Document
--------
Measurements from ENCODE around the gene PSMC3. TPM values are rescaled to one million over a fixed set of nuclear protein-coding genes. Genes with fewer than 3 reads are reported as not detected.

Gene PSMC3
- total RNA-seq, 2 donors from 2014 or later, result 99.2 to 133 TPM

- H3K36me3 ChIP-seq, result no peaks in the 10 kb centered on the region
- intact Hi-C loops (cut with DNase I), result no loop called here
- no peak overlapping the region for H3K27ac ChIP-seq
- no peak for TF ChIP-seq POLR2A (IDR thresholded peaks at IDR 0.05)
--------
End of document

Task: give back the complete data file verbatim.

Measurements from ENCODE around the gene PSMC3. TPM values are rescaled to one million over a fixed set of nuclear protein-coding genes. Genes with fewer than 3 reads are reported as not detected.

Gene PSMC3
- total RNA-seq, 2 donors from 2014 or later, result 99.2 to 133 TPM

- H3K36me3 ChIP-seq, result no peaks in the 10 kb centered on the region
- intact Hi-C loops (cut with DNase I), result no loop called here
- no peak overlapping the region for H3K27ac ChIP-seq
- no peak for TF ChIP-seq POLR2A (IDR thresholded peaks at IDR 0.05)